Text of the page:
Skip to main content

Ted Cruz for president? Sure, in 2020

By Ed Morrissey, Special to CNN
August 16, 2013 -- Updated 1154 GMT (1954 HKT)
STORY HIGHLIGHTS
  • Edward Morrissey: Ted Cruz has bright future with GOP, some say he's mulling presidential run
  • He says that would be great -- in perhaps 2020; same with young comers Rand Paul, Rubio
  • He says there are far more seasoned possible candidates in GOP governor ranks
  • Morrissey: Paul, Cruz, Rubio could well be presidents, but should wait till 2020, 2024

Editor's note: Edward Morrissey is a senior editor and correspondent for the conservative commentary website hotair.com

(CNN) -- From the first moment I spoke with Ted Cruz, it was obvious that the former solicitor general for Texas had a bright future in politics.

My first interview with Cruz, at the Southern Republican Leadership Conference in 2010, came less than a month after Congress passed the Affordable Care Act.

Cruz, who was not quite 40 at the time and still contemplating his political future, already had the ACA firmly in his sights.

"We are facing from Washington the greatest threat to our liberty we have ever seen," he said, "I think we have to fight on every front to repeal Obamacare."

Cruz didn't want to shy away from a court fight, but predicted that conservatives would have to win with voters more than judges to succeed.

Edward Morrissey
Edward Morrissey

Less than a year later, Cruz would throw his hat in the ring to succeed Kay Bailey Hutchison in the Senate and continue his fight from Washington rather than Texas.

After only seven months in town, Cruz's political talents are obvious. His drive to push the Republican Party into a budget showdown over Obamacare reflects his passionate opposition to the ACA and a shrewd assessment of the temperature of the grassroots base. He's also a staunch opponent of the Gang of Eight immigration reform bill, a position based first on his principles but clearly consonant with many rank-and-file Republicans.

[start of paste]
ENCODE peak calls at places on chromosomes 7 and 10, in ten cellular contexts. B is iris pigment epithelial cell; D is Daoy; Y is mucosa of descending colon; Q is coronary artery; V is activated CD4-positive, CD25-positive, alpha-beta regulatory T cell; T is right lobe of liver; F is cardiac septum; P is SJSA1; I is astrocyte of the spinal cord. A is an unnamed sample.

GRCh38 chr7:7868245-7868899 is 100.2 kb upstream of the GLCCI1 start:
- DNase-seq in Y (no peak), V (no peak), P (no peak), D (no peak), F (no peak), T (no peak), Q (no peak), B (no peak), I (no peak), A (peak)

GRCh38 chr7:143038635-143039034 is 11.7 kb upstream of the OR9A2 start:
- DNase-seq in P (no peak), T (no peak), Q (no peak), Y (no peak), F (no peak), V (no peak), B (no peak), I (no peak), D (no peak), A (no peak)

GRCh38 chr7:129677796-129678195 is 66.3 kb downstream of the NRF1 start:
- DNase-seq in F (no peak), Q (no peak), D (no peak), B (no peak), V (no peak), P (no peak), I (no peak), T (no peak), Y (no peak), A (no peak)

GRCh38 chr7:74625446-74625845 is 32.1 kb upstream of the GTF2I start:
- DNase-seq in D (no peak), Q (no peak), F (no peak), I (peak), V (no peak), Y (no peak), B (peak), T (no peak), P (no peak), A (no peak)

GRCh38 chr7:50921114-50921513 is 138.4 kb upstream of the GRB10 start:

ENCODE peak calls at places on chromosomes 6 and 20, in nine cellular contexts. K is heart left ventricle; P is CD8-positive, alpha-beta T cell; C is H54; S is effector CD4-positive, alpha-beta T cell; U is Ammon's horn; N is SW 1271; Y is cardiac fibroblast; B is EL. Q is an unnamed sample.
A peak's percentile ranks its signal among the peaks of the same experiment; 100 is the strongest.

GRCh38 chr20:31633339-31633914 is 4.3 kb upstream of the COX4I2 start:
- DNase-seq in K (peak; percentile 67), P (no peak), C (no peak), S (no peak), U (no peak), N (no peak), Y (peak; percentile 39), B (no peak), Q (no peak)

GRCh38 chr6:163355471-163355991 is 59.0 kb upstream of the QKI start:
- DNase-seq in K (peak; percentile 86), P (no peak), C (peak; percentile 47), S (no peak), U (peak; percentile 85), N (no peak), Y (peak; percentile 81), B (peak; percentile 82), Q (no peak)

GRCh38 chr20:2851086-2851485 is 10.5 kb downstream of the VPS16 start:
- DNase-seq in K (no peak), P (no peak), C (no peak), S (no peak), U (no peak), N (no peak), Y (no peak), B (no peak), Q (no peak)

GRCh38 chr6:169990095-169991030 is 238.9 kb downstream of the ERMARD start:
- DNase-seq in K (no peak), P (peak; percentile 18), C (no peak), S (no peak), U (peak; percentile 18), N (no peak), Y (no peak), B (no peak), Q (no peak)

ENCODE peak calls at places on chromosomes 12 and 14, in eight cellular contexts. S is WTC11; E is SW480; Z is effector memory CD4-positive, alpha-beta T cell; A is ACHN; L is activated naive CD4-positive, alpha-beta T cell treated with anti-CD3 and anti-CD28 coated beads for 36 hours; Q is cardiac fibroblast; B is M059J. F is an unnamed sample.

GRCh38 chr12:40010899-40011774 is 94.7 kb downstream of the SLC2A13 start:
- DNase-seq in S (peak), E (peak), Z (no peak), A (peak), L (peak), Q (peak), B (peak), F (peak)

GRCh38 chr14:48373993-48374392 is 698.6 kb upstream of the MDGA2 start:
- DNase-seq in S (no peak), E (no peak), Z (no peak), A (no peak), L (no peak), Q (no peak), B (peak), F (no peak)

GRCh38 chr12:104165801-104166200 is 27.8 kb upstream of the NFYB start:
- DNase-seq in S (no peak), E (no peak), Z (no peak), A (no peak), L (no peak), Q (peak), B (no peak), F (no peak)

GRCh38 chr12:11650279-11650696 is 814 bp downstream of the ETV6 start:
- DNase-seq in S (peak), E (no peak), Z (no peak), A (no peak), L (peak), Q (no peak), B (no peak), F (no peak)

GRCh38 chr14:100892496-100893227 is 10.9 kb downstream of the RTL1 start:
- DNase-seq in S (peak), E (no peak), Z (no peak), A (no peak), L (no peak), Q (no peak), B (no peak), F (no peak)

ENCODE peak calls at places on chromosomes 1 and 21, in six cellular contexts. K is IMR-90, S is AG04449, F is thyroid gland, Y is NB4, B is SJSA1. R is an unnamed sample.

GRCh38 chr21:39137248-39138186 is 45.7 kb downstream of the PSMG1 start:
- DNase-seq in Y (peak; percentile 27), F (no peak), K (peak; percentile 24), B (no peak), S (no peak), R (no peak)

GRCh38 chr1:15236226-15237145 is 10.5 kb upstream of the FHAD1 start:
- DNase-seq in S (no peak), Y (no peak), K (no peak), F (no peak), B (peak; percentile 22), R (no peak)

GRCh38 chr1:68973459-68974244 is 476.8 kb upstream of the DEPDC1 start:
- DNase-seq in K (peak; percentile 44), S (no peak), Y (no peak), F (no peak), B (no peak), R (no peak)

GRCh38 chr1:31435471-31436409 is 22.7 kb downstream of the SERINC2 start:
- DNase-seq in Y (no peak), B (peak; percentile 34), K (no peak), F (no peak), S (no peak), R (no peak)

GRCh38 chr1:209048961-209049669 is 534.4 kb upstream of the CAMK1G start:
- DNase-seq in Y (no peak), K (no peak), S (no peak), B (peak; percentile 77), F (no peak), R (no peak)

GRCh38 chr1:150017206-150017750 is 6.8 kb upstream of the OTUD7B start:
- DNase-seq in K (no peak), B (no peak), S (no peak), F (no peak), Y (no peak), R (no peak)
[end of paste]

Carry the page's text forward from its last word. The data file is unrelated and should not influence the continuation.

The immigration bill pitted him against another talented Republican newcomer, Sen. Marco Rubio of Florida, one of its authors and vocal proponents, although both are allied on the strategy to overturn Obamacare.

Cruz's rapid ascent has rallied conservative activists and has many speculating over his potential impact on the 2016 presidential race. In fact, enough people are speculating on it that Donald Trump and Ann Coulter have been moved to cast doubts on his eligibility to run. (Cruz was born in Canada, but his mother is a native of Delaware and a U.S. citizen, which would qualify Cruz as native-born under the broadly accepted definition of the term.)

Opinion: Ted Cruz can be president, probably

Cruz has recently begun to tour Iowa, usually a good signal of presidential ambition, while Slate reported this week that social conservatives in the state are pushing to get Cruz into the 2016 race.

Sen. Feinstein: 'I'm not a sixth-grader'
Sen. Cruz focused on defunding Obamacare
Rand Paul eyes presidential bid

No one doubts that Cruz has a bright future in the Republican Party, but that doesn't mean the future is now.

Cruz, like Rubio and Rand Paul, have only barely arrived on the national stage and are many years younger than their sell-by date. None of the three has held executive office yet. Both Paul and Cruz have only won one election in their career. All three have made an extraordinary impact as freshmen senators, but they are still mainly untested outside of a single electoral cycle.

Additionally, Republicans have more options: By the time 2015 rolls around and candidates have to commit to a run, a number of GOP governors will be staking out their ground as well.

New Jersey Gov. Chris Christie will almost certainly use his considerable media presence and blunt style to launch the next phase of his career. Scott Walker has to win a re-election bid in Wisconsin in 2014; a win will re-establish his fighting credentials on budgets and reform.

Mike Pence got some attention early in the 2012 cycle as a potential presidential contender, but decided to go home to Indiana to add executive office to his already-impressive conservative credentials. Susana Martinez, who like Cruz was given a featured-speaker slot at the national GOP convention last year, should sail to a 2014 re-election in New Mexico, with approval ratings that have never dropped below 60%.

This wealth of proven executive talent, most from governors who have courted the conservative grassroots, makes the Beltway bids from freshmen senators look even more like long shots.